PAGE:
Thank you, Sharon and Jerry, for starting us on the road to publication. Without that push from you we might not have discovered this unique partnership as coauthors.
Thanks, too, to Bob Goettke, who has been our go-to police officer for law enforcement questions.
A special thanks goes to Catherine’s critique partners Jillian Kent, Paulette Lotspeich, and Ginny Powers who gave their time and effort to help polish this book. You ladies are wonderful!
We’d also like to thank the editors and staff at Soul Mate Publishing for believing in our story and for all the help they’ve given us along the way.
When month and day are the age
that is the time
When day and month are the time
that is the age
When time and age agree,
trinity becomes unity
If a mark didn’t come out of the bar soon, he’d have to change his hunting spot.
Danny Shaw glanced at his watch. In the past hour, only two men—too big for him to handle—had staggered out of the Dew Drop Inn Bar and Grill. He needed someone rich and easy to take down. And soon. If he arrived late again, he’d get canned. And if he lost one more job, he’d lose Lulu.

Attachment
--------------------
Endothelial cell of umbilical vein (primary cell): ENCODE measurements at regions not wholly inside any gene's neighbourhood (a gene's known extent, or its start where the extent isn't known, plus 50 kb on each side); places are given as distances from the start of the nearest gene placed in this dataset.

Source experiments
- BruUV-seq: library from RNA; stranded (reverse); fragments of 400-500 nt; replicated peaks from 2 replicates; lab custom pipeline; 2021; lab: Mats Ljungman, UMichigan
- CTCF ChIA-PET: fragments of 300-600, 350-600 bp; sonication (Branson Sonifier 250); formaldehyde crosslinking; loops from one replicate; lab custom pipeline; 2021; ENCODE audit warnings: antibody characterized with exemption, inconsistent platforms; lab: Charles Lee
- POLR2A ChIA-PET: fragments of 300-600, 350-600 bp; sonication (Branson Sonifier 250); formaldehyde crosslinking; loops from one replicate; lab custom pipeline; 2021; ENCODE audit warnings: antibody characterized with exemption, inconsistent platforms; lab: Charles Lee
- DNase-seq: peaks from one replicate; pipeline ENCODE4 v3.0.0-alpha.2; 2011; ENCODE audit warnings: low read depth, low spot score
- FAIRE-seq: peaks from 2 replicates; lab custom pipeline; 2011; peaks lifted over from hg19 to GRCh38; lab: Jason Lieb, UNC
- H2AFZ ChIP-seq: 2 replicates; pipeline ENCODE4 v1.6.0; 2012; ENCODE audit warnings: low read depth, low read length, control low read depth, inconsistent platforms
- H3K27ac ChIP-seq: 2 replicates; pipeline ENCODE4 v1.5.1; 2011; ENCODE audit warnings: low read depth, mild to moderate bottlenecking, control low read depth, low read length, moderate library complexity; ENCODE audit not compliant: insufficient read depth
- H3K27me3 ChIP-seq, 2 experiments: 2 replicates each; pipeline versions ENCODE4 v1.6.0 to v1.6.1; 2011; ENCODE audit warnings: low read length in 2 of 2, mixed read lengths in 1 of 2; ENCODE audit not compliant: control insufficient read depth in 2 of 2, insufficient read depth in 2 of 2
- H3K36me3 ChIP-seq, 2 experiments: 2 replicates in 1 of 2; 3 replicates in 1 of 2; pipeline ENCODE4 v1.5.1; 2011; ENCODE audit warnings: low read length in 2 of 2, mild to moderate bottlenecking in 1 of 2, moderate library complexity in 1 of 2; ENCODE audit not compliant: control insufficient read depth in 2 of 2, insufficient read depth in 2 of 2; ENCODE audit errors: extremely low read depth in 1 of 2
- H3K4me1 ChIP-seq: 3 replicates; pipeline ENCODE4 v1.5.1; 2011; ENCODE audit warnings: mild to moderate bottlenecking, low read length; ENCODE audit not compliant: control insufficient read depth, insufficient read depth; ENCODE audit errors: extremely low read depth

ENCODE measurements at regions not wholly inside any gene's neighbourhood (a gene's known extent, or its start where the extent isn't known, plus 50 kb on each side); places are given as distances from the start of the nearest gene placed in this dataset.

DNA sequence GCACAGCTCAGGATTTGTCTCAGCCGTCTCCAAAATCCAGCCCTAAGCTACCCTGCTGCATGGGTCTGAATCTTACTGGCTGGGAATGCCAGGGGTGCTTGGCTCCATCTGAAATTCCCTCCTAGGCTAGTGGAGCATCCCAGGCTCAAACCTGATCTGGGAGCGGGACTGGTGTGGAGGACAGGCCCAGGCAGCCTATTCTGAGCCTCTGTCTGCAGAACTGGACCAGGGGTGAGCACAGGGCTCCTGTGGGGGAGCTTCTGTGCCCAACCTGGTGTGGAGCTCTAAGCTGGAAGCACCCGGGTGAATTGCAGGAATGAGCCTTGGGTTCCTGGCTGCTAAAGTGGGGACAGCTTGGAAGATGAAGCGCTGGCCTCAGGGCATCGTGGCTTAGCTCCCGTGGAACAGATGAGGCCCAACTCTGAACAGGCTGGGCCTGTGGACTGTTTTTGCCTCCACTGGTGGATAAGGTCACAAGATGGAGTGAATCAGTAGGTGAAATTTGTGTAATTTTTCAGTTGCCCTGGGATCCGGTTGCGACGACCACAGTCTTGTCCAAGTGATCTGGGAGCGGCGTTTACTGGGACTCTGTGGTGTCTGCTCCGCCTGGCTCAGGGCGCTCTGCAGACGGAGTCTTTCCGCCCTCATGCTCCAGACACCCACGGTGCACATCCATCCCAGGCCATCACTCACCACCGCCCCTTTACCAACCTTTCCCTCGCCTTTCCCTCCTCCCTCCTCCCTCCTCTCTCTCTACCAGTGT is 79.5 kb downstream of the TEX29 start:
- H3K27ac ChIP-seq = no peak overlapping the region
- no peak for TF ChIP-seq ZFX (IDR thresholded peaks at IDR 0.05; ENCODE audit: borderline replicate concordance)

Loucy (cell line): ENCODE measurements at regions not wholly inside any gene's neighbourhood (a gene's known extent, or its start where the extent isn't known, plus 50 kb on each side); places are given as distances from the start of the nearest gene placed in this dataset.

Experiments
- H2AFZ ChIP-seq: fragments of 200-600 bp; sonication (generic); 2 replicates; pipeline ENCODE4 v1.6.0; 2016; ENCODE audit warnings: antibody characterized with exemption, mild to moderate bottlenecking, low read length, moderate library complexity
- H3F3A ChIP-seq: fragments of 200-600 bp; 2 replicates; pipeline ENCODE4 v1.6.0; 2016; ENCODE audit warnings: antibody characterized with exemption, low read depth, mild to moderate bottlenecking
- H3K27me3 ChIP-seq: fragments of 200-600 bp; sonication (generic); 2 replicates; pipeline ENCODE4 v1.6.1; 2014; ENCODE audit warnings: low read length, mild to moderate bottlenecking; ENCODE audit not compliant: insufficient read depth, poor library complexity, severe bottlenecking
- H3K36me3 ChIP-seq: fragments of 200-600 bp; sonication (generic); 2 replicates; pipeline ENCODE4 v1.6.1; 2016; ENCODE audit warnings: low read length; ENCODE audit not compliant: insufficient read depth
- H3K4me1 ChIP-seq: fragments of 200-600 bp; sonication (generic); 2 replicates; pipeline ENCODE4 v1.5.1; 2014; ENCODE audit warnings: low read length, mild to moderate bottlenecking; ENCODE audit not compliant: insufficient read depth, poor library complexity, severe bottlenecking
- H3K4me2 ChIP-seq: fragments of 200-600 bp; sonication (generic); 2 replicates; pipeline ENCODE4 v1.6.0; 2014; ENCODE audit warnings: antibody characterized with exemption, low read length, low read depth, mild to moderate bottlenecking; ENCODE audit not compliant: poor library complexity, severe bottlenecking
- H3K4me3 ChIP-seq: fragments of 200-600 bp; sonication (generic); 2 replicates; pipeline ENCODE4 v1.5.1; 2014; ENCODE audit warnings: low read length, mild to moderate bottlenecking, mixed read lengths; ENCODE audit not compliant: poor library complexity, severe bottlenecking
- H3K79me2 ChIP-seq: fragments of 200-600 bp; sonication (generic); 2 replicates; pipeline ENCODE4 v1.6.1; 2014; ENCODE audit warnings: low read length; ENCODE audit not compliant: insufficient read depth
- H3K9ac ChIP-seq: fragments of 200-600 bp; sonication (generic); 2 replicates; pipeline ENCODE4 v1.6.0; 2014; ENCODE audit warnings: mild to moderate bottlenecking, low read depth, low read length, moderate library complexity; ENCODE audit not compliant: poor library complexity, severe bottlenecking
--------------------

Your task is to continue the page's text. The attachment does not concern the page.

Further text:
The door opened, spilling crowd noise and blue haze onto the dimly lit street. He moved back into the shadow of the building. Waiting.
A slender woman walked by, her legs wobbling on spiked heels as the hem of her blue slinky dress swished around her thighs. Whiskey and perfume wafted on the air. As she reached to smooth back her blond hair, a prism flashed on her ring finger.
As his gut tightened, adrenalin pumped through him.
Perfect. Tipsy and a rock too.
A big haul could make this his last job this week, allowing him more time to spend with Lulu